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					Information Sheet 166 (May 2000)


International Dark-Sky Association -- Information Sheet 166

ATM Lighting
How many people have not ever visited an ATM? Not very many. Some do so a lot. ATM's have become a staple of modern life. So most everyone has first hand experienced the various effects of "security lighting" in the vicinity of an ATM. It varies widely. In ATM lighting, there is the "Good," the "Bad," and the "Ugly." We discuss here some of these differences, and we will refer in some detail to the Illuminating Engineering Society of North America's Design Guide DG-9-97, which has the title: "Lighting for Automatic Teller Machines." The "Good" ones are those that are designed and installed following the IESNA's recommendations in their Design Guide. We quote in entirety the Introduction to the Design Guide: "The ATM environment requires adequate illuminance so users can perform reading and writing tasks, as well as enjoy safe passage to and from the ATM location. The customers' unrestricted access to ATMs means that proper lighting is a primary requirement during all hours of daylight and darkness. This guide will provide recommended illuminance levels, explain the need for glare control, and suggest methods to solve many ATM related lighting problems. Both the ATM lighting requirements for transaction processing and for safety are treated as major concerns." IDA thinks everyone would agree. Sections of the Design Guide are as follows: Introduction. Task, Equipment, Location. Lighting Objectives. Lighting Design Variables. Illuminance Criteria. 5.1 ATMs and the Immediate Surround. 5.2 Exterior ATM Approach Areas. 5.3 Minimizing Glare. 5.4 Avoiding Veiling Reflections. 5.5 Light Source Color Rendering. 6.0 Lighting System Choices. 7.0 Current Governmental Regulations. 8.0 Other Design Considerations. 9.0 Example Solutions 10.0 Conclusions 1.0 2.0 3.0 4.0 5.0

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Information Sheet 166 (May 2000)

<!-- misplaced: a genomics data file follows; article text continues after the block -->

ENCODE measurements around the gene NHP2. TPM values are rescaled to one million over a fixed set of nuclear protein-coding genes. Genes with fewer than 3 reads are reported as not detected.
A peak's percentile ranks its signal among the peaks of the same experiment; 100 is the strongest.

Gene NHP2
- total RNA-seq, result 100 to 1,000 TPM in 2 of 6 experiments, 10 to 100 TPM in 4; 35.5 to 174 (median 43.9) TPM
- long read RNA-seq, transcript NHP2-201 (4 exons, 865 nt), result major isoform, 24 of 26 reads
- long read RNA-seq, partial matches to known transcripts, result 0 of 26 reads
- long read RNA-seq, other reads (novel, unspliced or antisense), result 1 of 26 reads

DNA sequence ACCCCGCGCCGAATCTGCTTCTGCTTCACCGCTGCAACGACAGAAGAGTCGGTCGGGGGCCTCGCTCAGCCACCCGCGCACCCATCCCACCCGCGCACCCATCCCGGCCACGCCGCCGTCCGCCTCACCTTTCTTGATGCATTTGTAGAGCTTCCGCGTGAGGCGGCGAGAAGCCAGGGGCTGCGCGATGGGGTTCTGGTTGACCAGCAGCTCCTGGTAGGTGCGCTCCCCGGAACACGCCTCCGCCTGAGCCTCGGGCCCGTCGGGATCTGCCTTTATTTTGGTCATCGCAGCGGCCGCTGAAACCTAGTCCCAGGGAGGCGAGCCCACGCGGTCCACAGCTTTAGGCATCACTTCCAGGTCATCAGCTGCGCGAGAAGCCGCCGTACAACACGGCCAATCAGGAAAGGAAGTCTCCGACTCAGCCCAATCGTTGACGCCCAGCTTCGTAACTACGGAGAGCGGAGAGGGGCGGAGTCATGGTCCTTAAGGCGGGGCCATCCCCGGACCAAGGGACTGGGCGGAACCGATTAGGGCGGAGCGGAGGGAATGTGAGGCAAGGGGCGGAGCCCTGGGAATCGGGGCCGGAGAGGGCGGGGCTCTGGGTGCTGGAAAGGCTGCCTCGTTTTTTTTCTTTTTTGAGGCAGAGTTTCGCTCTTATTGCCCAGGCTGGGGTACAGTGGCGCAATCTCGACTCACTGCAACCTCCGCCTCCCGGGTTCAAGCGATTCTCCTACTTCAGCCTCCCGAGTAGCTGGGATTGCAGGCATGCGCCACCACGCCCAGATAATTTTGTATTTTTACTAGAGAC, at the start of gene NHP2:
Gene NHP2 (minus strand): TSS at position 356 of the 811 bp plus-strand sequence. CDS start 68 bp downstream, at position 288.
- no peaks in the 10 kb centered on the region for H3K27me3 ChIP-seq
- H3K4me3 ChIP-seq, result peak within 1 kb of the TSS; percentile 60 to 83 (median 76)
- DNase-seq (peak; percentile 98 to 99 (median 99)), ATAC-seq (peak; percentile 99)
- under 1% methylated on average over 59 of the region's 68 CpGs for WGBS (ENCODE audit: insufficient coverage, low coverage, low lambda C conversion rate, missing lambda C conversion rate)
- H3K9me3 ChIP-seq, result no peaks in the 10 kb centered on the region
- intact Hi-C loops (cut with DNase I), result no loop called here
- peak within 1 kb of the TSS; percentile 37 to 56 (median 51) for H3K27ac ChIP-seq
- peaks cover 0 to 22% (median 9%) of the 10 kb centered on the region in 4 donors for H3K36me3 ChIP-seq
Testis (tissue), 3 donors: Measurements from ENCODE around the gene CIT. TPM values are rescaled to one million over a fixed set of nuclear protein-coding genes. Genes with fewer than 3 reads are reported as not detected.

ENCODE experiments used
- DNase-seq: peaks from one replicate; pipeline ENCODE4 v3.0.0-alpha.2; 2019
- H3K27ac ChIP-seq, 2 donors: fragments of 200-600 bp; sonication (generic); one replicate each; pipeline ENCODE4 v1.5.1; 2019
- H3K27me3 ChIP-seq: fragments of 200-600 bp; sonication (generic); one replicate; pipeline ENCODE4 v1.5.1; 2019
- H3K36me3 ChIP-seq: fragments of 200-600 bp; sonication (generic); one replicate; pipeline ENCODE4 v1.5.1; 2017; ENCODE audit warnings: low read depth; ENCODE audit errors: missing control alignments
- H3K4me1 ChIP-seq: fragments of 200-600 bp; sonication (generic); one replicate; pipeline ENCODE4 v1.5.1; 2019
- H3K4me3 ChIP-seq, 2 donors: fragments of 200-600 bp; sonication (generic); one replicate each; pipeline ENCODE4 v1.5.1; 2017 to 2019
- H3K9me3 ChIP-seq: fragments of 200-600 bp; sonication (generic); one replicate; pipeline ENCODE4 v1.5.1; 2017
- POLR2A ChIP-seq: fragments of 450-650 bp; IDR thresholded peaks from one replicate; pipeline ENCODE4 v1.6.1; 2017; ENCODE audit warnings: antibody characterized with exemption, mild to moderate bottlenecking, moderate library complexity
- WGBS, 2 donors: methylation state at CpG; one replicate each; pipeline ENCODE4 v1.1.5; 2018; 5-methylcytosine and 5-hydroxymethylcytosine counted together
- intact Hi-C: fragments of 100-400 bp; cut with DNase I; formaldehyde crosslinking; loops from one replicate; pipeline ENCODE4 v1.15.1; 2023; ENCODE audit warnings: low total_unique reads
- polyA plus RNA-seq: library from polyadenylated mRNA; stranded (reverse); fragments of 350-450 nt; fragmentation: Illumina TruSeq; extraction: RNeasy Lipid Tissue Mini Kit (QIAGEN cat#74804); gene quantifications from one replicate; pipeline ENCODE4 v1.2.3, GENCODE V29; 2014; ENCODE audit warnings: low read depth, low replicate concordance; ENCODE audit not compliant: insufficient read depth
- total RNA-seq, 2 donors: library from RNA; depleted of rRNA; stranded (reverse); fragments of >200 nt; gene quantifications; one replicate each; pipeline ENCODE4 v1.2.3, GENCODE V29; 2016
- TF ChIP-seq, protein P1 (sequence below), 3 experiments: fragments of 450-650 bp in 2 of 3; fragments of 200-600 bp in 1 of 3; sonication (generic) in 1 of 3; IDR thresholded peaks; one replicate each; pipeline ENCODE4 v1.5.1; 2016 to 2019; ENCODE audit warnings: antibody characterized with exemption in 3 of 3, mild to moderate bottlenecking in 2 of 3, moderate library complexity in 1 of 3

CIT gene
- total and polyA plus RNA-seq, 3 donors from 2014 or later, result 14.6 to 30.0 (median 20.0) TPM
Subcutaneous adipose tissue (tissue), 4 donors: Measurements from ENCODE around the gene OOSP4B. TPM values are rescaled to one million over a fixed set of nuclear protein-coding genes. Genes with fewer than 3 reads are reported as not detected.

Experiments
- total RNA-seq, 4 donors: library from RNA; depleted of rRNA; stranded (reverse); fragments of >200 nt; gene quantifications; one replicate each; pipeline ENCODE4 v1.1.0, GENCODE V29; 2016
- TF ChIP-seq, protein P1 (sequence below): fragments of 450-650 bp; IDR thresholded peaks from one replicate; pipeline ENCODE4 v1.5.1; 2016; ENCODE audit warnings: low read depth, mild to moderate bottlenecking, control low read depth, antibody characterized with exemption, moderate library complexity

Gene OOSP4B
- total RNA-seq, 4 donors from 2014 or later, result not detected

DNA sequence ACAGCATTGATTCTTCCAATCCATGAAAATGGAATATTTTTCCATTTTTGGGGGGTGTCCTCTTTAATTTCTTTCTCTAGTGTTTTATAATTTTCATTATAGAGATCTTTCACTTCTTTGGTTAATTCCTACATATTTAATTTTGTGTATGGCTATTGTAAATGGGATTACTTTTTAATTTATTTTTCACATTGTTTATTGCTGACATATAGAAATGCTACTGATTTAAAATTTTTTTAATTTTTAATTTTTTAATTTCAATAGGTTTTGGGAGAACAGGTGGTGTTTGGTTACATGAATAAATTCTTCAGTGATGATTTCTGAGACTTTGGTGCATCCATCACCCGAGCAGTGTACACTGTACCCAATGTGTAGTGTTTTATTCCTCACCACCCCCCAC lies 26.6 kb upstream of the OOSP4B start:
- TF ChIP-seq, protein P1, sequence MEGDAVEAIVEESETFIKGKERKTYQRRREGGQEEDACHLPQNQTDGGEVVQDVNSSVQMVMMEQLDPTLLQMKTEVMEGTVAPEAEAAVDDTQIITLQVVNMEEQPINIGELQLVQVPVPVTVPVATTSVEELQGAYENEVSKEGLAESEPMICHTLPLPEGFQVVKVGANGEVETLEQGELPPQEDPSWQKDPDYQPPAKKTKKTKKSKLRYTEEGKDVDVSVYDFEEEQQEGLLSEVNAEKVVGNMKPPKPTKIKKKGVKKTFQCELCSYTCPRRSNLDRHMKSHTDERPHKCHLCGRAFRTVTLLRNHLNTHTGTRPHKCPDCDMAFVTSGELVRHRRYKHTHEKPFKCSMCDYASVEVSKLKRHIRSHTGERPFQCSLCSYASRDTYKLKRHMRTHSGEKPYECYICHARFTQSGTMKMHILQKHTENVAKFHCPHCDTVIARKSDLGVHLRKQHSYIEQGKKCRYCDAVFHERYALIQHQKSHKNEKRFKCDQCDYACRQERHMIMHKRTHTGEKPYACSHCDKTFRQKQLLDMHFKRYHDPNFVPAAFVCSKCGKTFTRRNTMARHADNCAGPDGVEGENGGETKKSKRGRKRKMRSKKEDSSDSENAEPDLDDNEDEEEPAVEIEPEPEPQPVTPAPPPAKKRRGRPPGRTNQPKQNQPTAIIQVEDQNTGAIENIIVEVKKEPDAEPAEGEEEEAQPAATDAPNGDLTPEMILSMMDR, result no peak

Let us note especially Section 5.3, on glare, an important criteria often neglected. A quote from this section: "Direct visibility glare prevents the ATM customer from observing objects or an approaching perpetrator. Luminaires should be carefully selected and carefully located in order to minimize glare. Not all tasks at the ATM require the same level of illuminance, but uniformity is important if glare is to be kept to a minimum. Exterior lighting should blend from one area to the next, and the uniformity ratios should follow IESNA recommendations." So it is clear that ATMs that are "Good" have lighting levels that meet (but do not much exceed) the IESNA recommended lighting levels (if overlit, they will have too much contrast with adjacent areas, and likely will be glary), and they will have minimum glare. They will feel comfortable and safe to the customers. We quote also from Section 9.1, on Outdoor Solutions: "Large Approach Areas. If the approach to the ATM is across a large area (2.5 times the mounting height of the light fixtures or more), fixtures should be installed at the building (lighting outward) and at the approach perimeter (lighting inward). If the wall of the building where the ATM is installed allows fixtures to be at least 3.7 m (12 ft) above the ground, the light can adequately cover a length of 2.8 m (30 ft), with the exact dimensions depending on the light fixture and distribution pattern selected. Horizontal cut off type fixtures should be considered here because they can project the light without producing glare. For areas beyond 2.5 items the mounting height, use a pole mounted luminaire strategically located to illuminate the total area without interfering with the function of the space and normal movements. Important limitations [bolding as in the DG]: Avoid using luminaires which illuminate areas greater than 2.5 time their mounting height. These types of fixtures can produce excess vertical illuminance, which can result in direct disability glare. And where fixtures are installed at the building lighting outward, they typically create glare problems and contribute to light trespass." We note also that the new edition of the IESNA Lighting Handbook (9th edition) in the chapter on Security Lighting (Chapter 29) says: "Stray light from security lighting installations can be considered a light trespass by neighbors," and also "Disability glare is caused by light scattered in the eye. Care in the selection of luminaires and pole heights is essential." Now on to the "Bad." These installations arise from two major reasons. First, the owner of the ATM does not understand good lighting installations from bad, nor more generally what good lighting is. They often have only one goal: The More the Better. Second, the lighting "designer" has the same gap in their knowledge of good lighting, or if they do understand it, can not sell the advantages of good lighting to the owner. It is a sad fact that many lighting installations are built according to these perceived needs. No one questions the owners desire for an efficient, useful, and safe ATM installation. They just don't know how lighting relates to that goal. An even worse example of lighting specifications comes from state or local legislators, who have the same overall goals as the owners and also share the same sad lack of knowledge of lighting. For example, California Assembly Bill No. 244 includes a section on lighting of ATMs. This specifies a requirement of two candlefoot power within 50 feet of all unobstructed directions from the face of the ATM. There is no such unit as candlefoot power, but they define it in the bill as "the light intensity of candles on a horizontal plane at 36 inches above ground level and five feet in front of the area to be measured." Lighting with candles? Horizontal rather than vertical illuminance? Why 36 inches? Why five feet? And what is this non-existent lighting level unit?